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Using option selling to reduce your cost of holding equity

05 Jan 2023

When you buy an option you pay the premium.Therefore, you have limited downsides to the extent of the premiums paid but unlimited profits if the price of the underlying moves in your favour. This applies in the case of call options and put options. On the other hand, when you sell options, your earnings are limited to the extent of the premium earned but your losses can be potentially unlimited. Prima facie, it looks like the selling of options could be much more risky. But in reality it is not the case because most option sellers do not sell naked options. On the other hand, they use selling options as a means to cover their risk. To understand this concept,let us first understand the concept of a covered a call.

What is the concept of a Covered Call?

One of the popular ways of using options is through the implementation of hybrid strategies. In hybrids you either combine the options position with another option or with a cash or futures position.This way, you are able to define your risk and return parameters in a more granular fashion. One such popular strategy is called the covered call option.So, how exactly does it work?

In a covered call, an investor who is holding onto a long position in the stock or in the futures sells a higher call option.The expectation in this case is that the stock is unlikely to rise too sharply and so the Out-of-the-Money (OTM) call will expire worthless. When the option expires worthless the investor earns the entire premium and by consistently doing so he is able to reduce the cost of holding on the equity or futures position. Let us delve a little deeper with a live example of a stock.

Using covered call in SBI to reduce cost of holding..

The stock of SBI has failed to breach the level of Rs.315 over the past 1 year despite repeated attempts. With the pressure of NPAs building up, Rajesh Shah believes that SBI is unlikely to breach this level on the upside in the next 1 year. But, Rajesh has a practical problem. He had purchased 3000 shares of SBI last month at Rs.290. The stock is currently quoting at Rs.280 and Rajesh is willing to hold on to the stock for the next 1year. He is quite confident that over the next 1 year favourable government policy will enable the stock to cross the 320 levels. So what best can he do inthe next 6 months with his SBI holdings? Since he is not expecting the stock to go above its peak level of Rs.315, he can structure a covered call on SBI. At the beginning of each month he will sell the 310 Call of SBI with the hope that the option will expire and he will be able to earn the entire premium.

The table below captures how the Covered call will pan out in the next 6 months..

Spot price of SBI

Call Option Sold

Premium Earned

Premium covered

Net Profit


310 Strike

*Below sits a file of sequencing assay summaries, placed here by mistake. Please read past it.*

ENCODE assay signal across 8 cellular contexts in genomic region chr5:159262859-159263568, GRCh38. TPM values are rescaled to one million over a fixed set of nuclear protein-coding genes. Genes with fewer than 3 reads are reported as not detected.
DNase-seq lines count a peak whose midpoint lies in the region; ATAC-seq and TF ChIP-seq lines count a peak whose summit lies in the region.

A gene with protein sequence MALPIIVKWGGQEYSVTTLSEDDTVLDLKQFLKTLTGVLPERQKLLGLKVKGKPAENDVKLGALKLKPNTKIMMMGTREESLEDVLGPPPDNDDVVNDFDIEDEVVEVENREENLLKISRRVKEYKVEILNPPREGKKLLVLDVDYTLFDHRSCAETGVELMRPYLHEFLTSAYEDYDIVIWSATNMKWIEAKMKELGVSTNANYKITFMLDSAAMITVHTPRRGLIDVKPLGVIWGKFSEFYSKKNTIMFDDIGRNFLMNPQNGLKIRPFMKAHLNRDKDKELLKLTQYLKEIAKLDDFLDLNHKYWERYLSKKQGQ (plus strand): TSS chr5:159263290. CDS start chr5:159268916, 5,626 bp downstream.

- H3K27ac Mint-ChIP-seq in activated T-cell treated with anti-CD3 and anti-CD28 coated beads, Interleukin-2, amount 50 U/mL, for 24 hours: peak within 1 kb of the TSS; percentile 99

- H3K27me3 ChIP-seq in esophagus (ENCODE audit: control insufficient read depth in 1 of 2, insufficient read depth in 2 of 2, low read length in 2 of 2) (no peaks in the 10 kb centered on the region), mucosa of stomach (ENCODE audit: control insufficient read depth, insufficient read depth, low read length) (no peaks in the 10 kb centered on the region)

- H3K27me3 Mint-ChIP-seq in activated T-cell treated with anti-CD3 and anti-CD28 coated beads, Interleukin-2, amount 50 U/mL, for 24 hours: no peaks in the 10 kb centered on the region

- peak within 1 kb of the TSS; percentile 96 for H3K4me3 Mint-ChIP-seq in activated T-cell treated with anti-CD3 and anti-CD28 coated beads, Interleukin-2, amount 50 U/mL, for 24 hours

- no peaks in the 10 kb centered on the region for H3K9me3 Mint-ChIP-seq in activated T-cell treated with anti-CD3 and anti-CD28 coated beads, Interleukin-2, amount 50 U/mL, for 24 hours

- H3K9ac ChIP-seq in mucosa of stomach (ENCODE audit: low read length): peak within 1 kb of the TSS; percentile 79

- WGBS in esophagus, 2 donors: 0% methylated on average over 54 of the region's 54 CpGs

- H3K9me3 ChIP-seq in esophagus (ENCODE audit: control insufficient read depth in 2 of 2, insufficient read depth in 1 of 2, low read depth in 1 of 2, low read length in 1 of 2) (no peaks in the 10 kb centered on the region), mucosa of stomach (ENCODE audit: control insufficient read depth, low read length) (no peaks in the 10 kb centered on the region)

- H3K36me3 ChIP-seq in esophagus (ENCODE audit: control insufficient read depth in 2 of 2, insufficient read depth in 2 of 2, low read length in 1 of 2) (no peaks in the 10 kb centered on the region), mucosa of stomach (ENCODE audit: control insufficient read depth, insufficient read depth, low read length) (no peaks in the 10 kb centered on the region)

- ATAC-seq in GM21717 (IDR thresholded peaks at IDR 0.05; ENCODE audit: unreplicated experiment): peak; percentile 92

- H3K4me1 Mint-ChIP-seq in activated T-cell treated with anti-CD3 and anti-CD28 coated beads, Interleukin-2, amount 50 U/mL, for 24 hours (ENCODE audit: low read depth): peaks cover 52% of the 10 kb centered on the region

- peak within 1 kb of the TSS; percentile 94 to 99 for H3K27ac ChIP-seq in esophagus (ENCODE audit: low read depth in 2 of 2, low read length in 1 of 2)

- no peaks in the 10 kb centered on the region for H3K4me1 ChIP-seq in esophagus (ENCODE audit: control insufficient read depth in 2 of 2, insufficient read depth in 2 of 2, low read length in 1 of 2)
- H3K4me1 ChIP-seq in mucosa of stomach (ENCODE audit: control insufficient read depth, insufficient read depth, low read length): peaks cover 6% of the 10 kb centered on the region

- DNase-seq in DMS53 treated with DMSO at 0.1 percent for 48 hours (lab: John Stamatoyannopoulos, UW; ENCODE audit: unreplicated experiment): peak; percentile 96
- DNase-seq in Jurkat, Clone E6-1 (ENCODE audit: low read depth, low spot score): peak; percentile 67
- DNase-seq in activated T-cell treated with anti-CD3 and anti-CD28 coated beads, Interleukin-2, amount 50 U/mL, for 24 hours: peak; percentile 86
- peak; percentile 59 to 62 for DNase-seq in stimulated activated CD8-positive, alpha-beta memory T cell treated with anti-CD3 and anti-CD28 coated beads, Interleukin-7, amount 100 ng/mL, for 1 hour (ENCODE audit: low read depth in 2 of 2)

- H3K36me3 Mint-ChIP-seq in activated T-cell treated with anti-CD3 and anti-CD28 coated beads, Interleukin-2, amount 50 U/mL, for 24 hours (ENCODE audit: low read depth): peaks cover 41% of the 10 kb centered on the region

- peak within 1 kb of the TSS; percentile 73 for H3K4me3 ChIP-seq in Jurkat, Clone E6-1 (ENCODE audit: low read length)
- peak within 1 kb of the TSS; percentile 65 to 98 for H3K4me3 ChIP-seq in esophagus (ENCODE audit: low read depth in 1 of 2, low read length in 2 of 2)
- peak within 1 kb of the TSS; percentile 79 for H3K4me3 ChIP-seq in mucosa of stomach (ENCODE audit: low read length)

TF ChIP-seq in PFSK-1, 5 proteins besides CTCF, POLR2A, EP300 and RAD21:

310 Strike





310 Strike





310 Strike





310 Strike





310 Strike




As the table suggests, Rajesh has been selling310 strike call options at the beginning of each month. Depending on the price movement he has either let the option expire worthless or has squared off 310strike call option sold. Out of the 6 months during which he sold the options,these options expired worthless in 3 months. During two of the months he had to cover his short option position by buying it back at a smaller profit. In the first month he booked a small loss due to the volatility in the stock.

Rajesh ends the 6 month period with a net profitof Rs.12.95 by selling the options. For the sake of simplicity we have avoided imputing the brokerage and STT on options, but that is unlikely to substantially change the equation. That means his cost of acquisition for SBI has actually come down to Rs.277.05 (290-12.95). So, instead of idly sitting on the stock, Rajesh has reduced his cost of acquisition of SBI from Rs.290 to Rs.277.05 in the intervening 6 months. This will also enhance the profit and ROI for Rajesh.

Let us look at 2 extreme scenarios..

If there is a very sharp fall in the price of SBI, then the equation may not really work in favour of Rajesh. The entire equation works only because there is the assumption that the stock price of SBI will not crack too sharply. If the stock falls below Rs.250, then his MTM loss on the cash market position will be too high and the option selling will not be able to compensate for that.

On the other hand, what happens if the stock of SBI shoots up to Rs.330. Of course, you will start losing money on your options beyond Rs.310, but you have nothing to worry as you are still holding on to your cash market position. It is very important to remember that you must not book profits on your cash market position and leave your short call option naked. Then losses can be unlimited and defeats the entire purpose of the covered call.

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